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American Samurai
American Samurai
Actors: David Bradley, Mark Dacascos, Valarie Trapp, Rex Ryon, Melissa Hellman
Director: Sam Firstenberg
Genres: Action & Adventure
R     2005     1hr 34min

Raised from birth by a Samurai Master, two stepbrothers are torn apart by jealousy and rage when the family's sacred Samurai sword is bestowed upon the adopted son. When the two are played by David Bradley and - in his dyn...  more »


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Movie Details

Actors: David Bradley, Mark Dacascos, Valarie Trapp, Rex Ryon, Melissa Hellman
Director: Sam Firstenberg
Creators: David Gurfinkel, Sebastian Serrell-Watts, Shlomo Hazan, Allan Greenblatt, Karen Arbeeny, John Corcoran
Genres: Action & Adventure
Sub-Genres: Action & Adventure
Studio: Warner Home Video
Format: DVD - Color - Closed-captioned
DVD Release Date: 12/06/2005
Original Release Date: 01/01/1992
Theatrical Release Date: 01/01/1992
Release Year: 2005
Run Time: 1hr 34min
Screens: Color
Number of Discs: 1
SwapaDVD Credits: 1
Total Copies: 0
Members Wishing: 0
MPAA Rating: R (Restricted)
Languages: English

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Movie Reviews

No ninja...this time its samurai !!!
Lunar Strain | United States | 09/18/2005
(3 out of 5 stars)

"Since Cannon films pretty much ran the Ninja craze into the ground (especially after the rather dismal American Ninja 5), they decided to exploit another Asian icon, the Samurai. Here we get David Bradley (American Ninja 3-5) playing, oh my gosh, an American Samurai! When he was a baby his parents plane crashlands somewhere in Asia where he is found and raised by a Samurai and in turn is taught the Samurai fighting style. Sounds like American Ninja you say? You betcha! His 'addoptive' father is even the same actor that played Michael Dudikoff's 'addoptive' father in American Ninja! While growing up, his 'step-brother' gets jealous because his father gains more of a liking for Bradley and a blood feud occurs. Sounds like The Octagon you say? You betcha! When Bradley grows up and moves to L.A., a string of bizarre murders in Turkey garner his attention as they feature his brother's signature cut. He travels to turkey with an annoying "photographer" (who his very attractive) to hunt him down. He gets caught and is forced to join in a "fight to the death" tournament. Sounds like Bloodsport you say? You betcha!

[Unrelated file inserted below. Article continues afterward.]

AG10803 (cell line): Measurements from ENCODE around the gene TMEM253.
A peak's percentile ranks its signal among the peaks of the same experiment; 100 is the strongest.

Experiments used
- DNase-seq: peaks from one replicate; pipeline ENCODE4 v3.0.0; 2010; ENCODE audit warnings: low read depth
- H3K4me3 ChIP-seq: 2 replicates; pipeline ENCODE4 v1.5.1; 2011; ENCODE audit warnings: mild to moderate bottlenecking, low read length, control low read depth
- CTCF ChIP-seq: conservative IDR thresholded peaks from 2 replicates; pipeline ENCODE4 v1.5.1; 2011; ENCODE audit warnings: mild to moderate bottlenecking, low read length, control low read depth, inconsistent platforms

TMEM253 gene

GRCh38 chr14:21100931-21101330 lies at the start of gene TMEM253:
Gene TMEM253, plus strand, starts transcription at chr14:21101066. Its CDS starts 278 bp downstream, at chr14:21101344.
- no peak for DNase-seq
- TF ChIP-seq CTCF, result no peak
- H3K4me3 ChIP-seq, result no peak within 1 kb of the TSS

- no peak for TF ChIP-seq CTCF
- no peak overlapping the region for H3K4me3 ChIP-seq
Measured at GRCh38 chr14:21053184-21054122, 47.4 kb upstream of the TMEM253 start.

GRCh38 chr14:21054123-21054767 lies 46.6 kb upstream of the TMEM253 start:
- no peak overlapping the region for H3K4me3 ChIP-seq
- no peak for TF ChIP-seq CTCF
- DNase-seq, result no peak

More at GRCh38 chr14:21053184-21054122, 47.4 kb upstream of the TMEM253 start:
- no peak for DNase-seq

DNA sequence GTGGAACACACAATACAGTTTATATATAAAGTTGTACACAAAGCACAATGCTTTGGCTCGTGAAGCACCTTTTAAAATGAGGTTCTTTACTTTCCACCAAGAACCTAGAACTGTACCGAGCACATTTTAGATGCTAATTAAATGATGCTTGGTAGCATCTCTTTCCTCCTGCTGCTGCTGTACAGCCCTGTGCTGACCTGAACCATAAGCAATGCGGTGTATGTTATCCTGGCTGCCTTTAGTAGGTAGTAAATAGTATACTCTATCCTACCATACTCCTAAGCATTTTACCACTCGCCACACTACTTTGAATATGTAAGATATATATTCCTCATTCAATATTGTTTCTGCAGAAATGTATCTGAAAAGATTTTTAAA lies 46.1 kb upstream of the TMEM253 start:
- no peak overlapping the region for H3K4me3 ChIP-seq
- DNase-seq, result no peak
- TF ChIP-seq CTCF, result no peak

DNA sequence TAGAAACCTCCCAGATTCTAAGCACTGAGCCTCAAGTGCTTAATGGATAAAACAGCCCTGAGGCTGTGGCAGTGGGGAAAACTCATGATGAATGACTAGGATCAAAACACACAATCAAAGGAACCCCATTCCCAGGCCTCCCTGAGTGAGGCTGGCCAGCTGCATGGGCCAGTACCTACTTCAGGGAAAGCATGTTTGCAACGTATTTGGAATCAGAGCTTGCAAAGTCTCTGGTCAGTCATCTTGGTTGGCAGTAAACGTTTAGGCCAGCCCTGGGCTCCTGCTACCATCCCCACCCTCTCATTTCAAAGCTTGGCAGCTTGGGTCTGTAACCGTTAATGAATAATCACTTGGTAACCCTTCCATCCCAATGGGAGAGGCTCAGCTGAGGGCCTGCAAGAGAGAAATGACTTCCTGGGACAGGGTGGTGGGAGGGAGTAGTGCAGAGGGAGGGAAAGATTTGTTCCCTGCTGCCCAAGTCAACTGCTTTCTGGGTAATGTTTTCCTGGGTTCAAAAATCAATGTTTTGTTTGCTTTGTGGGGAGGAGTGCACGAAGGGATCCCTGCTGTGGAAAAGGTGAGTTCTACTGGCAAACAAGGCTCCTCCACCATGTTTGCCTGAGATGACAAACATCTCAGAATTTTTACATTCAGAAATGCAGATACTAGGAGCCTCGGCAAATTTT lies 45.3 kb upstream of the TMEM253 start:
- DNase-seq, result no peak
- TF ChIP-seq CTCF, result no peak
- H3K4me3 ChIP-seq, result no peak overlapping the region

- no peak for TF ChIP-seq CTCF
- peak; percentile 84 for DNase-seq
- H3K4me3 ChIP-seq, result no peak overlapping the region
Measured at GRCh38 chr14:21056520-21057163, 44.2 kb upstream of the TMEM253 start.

As you can tell there isn't much originality in this movie but you shouldn't expect there to be. The story rips off countless other Cannon and Martial Arts pictures. Bradley gives his usual stiff performance and the love scene between him and the women photographer has to be one of the most "awkward" love scenes ever filmed with body doubles. Though the film is silly and cliche, director Sam Firstenberg (American Ninja 1 & 2) makes this an enjoyable Cannon outing that will sure to please fans of such films as American Ninja and Bloodsport.

The DVD, just like the other recent Cannon film releases by Warner Brothers, is as slim as they come. This means NO special features what-so-ever! Not even a chapter selection! The picture is full frame and rather grainy which makes this film hardly worth the $14 price tag. But us fans of cheesy action films such as this are happy to finally see get released!"
In its sort an excellent movie.
AJ | Delaware, USA | 02/22/2000
(4 out of 5 stars)

"This sort of movie is always a bit difficult to review. I mean, the acting is hardly worthy of the word, the story is threadbare, and it is still very enjoyable. As martial arts movies go, this one is top of the bill. The fighting is spectacular, especially the way different fighting styles got mixed. There is even a bit of a plot even if the usual stepbrothers competing for championship has become a little rusty by now and the score is just great. Mark Dacascos as the villainous brother does quite a good job being evil. Fortunately his rediculous overacting doesn't really matter in this sort of movie. David Bradley as the good guy is less convincing, but once the fighting starts he is quite in his element. All in all this is a treat for fans of martial arts. Anybody else will probably wonder if he isn't accidentally watching some sort of Manga."